The Unobserved Moment

I was in Norway. And Sweden. And Denmark. Lost, too, because my phone didn't work there and no one gives good directions anymore. But wonderfully lost.

You probably already figured it out. If I disappear, you can kind of figure I'm out of the country of these United States, and give it a fifty-fifty chance I'm in Sweden- because, let's face it, when you take the time to learn a language like Swedish, you're going back to Sweden. Often. I mean, no one else in the world speaks Swedish, so what's the point, otherwise?

People in Sweden don't even speak Swedish, half the time, but that's another story.


Time is different when you aren't writing about it. Or taking pictures and posting them on your blog. It's all different.

Something changes when you are making something into a story in your mind. I won't say it's a bad thing, necessarily, but something definitely changes. And then you race around writing and photographing and painting and creating and there's just a point when you have to take some time and just...


You know?

So that's why I haven't been writing of late. I feel refreshed.


I did mean to write about it. I totally meant to keep a journal of my trip. I bought a really pretty journal. I wrote in it the first day. We went through Paris to get to Norway, and I wrote this:

A good beginning, I thought. Nothing special.

Incidentally, my Swedish friend, Stina, went to Paris three years ago. She was staying with a friend. She stepped outside for a moment. The garbage man was there, emptying the trash into his truck. He asked to have sex with her.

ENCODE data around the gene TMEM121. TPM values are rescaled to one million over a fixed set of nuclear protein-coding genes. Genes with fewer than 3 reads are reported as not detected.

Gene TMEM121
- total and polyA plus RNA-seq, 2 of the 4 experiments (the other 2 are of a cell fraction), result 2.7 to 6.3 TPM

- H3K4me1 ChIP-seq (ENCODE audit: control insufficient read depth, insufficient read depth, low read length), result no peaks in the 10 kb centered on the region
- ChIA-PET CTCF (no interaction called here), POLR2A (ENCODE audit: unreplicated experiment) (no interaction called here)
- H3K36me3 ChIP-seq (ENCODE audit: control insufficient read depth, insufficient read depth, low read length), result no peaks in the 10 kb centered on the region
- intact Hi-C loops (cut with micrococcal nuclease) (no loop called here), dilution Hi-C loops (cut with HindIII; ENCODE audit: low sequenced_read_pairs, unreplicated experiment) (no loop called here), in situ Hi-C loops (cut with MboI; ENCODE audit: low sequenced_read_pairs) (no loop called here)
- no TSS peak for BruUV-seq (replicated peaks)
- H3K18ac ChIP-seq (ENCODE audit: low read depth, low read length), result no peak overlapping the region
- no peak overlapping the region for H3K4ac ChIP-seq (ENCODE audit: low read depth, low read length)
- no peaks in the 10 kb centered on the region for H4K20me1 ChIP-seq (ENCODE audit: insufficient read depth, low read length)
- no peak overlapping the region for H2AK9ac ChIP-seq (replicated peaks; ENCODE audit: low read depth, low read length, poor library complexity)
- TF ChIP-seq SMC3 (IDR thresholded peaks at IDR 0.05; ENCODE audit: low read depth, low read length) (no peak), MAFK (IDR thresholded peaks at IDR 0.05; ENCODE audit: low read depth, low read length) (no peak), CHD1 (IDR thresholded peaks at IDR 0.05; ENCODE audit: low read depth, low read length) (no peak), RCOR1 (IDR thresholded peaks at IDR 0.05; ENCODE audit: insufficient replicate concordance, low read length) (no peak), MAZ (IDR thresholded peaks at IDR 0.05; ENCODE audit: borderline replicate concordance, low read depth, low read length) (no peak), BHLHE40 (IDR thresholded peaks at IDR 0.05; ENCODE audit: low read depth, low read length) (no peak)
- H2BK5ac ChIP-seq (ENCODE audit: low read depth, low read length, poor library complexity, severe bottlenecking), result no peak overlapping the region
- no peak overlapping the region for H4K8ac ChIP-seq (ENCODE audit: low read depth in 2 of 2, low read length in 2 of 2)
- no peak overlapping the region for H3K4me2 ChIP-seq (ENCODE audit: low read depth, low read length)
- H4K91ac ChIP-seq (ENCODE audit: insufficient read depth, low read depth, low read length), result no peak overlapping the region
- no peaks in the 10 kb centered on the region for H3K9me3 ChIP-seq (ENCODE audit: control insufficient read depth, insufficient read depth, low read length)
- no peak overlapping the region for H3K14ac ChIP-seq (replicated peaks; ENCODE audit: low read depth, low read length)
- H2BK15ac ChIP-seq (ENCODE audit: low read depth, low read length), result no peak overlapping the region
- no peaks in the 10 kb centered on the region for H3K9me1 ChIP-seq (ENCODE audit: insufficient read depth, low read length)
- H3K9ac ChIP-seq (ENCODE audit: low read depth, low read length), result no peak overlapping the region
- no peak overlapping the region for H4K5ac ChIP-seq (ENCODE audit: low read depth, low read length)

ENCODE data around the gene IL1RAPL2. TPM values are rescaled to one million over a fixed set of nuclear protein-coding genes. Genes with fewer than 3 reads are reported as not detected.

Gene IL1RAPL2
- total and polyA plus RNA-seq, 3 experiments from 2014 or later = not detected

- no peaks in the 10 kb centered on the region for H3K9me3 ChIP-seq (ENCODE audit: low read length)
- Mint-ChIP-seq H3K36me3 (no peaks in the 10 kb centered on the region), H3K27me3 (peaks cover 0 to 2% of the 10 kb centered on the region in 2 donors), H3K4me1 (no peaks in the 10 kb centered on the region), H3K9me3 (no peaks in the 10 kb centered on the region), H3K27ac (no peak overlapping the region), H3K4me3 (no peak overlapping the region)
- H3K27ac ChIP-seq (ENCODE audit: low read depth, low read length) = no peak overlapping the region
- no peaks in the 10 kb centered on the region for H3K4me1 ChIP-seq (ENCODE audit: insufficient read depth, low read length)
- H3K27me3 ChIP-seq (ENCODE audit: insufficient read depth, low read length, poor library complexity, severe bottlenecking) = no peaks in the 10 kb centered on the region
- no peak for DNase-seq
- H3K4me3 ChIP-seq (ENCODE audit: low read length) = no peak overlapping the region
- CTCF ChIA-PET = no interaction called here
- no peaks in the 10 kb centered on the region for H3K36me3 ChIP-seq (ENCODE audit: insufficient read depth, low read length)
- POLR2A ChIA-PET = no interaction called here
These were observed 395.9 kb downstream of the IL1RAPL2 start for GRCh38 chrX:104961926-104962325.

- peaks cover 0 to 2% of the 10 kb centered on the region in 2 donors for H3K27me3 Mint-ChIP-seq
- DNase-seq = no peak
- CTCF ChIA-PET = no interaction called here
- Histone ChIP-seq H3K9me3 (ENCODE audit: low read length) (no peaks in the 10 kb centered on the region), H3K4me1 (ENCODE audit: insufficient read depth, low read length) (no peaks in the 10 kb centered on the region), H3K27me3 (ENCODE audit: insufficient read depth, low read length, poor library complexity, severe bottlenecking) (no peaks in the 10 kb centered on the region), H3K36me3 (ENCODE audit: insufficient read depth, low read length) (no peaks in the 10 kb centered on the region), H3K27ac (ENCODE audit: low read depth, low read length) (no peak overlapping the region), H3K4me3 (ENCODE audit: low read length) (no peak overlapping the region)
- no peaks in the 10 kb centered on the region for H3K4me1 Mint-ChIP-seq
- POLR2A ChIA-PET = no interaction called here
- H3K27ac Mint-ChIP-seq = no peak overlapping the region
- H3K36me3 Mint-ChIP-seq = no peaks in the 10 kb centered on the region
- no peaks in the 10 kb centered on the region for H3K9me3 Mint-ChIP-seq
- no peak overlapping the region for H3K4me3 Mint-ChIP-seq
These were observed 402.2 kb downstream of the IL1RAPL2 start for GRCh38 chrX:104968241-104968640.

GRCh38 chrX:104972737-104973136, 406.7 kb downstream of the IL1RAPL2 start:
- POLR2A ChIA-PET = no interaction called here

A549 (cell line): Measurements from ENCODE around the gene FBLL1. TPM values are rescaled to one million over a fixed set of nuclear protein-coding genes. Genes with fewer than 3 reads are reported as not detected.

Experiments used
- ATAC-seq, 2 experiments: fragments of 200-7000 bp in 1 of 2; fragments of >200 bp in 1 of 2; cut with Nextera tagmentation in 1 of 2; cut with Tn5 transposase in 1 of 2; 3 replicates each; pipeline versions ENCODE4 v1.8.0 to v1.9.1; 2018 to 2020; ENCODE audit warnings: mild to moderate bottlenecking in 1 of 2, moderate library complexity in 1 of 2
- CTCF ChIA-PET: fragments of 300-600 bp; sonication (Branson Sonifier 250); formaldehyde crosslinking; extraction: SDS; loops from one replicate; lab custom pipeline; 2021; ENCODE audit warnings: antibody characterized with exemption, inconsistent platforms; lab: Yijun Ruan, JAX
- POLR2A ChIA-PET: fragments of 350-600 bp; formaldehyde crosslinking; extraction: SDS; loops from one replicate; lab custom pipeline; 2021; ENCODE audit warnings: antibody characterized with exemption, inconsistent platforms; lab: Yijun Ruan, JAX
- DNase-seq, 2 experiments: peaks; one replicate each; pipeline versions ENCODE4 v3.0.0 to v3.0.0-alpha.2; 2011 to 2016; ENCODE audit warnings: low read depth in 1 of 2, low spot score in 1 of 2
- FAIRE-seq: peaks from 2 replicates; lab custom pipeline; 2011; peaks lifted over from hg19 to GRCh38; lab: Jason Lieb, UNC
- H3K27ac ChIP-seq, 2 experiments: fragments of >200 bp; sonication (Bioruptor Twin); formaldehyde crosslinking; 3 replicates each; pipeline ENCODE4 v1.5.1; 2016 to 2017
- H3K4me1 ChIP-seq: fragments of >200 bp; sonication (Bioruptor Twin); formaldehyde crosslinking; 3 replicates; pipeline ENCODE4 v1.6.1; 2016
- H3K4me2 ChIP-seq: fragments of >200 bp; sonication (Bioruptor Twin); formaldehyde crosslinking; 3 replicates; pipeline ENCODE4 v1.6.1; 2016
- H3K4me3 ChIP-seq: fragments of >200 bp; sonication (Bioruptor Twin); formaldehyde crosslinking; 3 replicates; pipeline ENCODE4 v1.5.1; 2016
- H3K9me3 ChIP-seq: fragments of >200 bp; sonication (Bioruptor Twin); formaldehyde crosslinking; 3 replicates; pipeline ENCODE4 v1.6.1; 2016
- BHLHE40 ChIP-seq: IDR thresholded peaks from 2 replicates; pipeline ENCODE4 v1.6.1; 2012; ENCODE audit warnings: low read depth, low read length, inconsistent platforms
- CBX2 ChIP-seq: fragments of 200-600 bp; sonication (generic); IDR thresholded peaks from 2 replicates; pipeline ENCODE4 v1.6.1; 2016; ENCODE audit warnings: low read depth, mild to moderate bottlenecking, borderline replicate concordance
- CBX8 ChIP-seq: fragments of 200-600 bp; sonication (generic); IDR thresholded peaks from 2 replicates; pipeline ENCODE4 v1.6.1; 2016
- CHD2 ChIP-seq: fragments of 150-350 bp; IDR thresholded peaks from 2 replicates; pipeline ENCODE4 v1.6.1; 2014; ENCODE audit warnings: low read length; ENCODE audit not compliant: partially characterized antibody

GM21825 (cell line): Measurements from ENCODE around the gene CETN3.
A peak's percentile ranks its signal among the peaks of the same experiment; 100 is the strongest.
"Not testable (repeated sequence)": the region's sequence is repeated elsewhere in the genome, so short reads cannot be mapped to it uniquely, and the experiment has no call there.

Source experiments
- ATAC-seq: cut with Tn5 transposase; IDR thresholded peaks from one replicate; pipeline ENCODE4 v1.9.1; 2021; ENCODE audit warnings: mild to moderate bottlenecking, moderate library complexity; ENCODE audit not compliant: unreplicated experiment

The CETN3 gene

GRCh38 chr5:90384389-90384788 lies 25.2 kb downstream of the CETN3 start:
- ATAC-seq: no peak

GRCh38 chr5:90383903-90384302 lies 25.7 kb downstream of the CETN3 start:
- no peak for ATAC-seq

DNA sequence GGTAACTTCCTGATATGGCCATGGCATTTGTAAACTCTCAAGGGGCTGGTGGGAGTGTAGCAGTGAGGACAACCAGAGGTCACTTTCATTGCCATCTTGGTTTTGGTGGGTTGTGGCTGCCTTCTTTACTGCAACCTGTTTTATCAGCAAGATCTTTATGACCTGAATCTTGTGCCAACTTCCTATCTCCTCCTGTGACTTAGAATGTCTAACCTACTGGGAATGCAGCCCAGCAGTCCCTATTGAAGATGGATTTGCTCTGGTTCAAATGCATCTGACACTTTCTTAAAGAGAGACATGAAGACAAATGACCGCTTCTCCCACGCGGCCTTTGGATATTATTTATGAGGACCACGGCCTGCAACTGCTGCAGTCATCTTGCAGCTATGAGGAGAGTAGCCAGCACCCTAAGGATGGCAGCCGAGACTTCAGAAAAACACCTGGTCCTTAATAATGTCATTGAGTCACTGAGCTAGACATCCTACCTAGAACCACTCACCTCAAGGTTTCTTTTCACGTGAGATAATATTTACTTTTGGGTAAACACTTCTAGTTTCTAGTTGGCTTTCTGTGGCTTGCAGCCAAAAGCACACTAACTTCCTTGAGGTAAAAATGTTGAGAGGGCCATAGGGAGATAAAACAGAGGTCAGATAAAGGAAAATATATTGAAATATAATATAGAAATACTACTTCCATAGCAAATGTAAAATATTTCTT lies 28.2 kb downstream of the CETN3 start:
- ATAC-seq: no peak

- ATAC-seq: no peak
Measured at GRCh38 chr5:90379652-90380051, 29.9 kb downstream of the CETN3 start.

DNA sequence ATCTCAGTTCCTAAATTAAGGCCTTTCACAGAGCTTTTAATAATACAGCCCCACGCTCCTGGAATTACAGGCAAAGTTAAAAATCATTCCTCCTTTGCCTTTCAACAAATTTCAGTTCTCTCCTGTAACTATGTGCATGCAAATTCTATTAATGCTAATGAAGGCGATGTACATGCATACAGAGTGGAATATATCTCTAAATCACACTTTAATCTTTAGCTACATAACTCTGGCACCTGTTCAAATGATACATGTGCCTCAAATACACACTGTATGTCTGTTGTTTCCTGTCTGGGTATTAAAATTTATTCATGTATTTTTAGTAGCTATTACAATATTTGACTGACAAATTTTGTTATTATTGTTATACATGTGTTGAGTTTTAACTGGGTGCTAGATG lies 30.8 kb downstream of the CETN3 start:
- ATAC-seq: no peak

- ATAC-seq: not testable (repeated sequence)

She declined, and then asked her friend whom she was visiting what the heck?

"You looked at him," said her French friend.


My book was number three today in comedy give-aways, right behind What's French for WTF? I wish I had thought of that title. My next book has that as the main idea. Guess I'm not alone? I shouldn't get the book, though, because I might be keeping Gwen Ellery ahead of me (although she deserves it).

And yes the book is free again, still today and tomorrow and Sunday. Ja ja.


It's good to be back home, though they sure make it difficult to get back into these United States. Their motto at customs is, "If you left the US willingly, you must be a traitor." They treat people accordingly. Still, God bless America, and all that. There's no place like home.

A guinea hen started living here while we were gone.

I know I wasn't supposed to write this until Tuesday. Forgive me. Förlåt. I couldn't wait.


  1. So glad to have you back, for a moment I thought you may have fallen victim to the witches of Picnic Point.

    BTW, my Grandmother was born in Sweden.

  2. Welcome back! Glad the customs officials didn't get up close and personal. They are very good at making me wonder if I am a criminal and I just don't remember all the heinous crimes I committed while on vacation.

  3. I didn't actually say they didn't get up close and personal. They did, leaving Amsterdam. We didn't really go to Amsterdam- we just switched planes there. I'm convinced we should never switch planes there again, because they assume you're a druggie. We all were patted down- me, BAH, Grandma, they even patted down Little Z! She just turned seven. She was not bothered, however. She's a seasoned traveler.

    I have Swedish roots as well, Professor Batty. But I was unaware that Picnic Point had witches. I'll have to look more closely into the trees next time I walk out that way.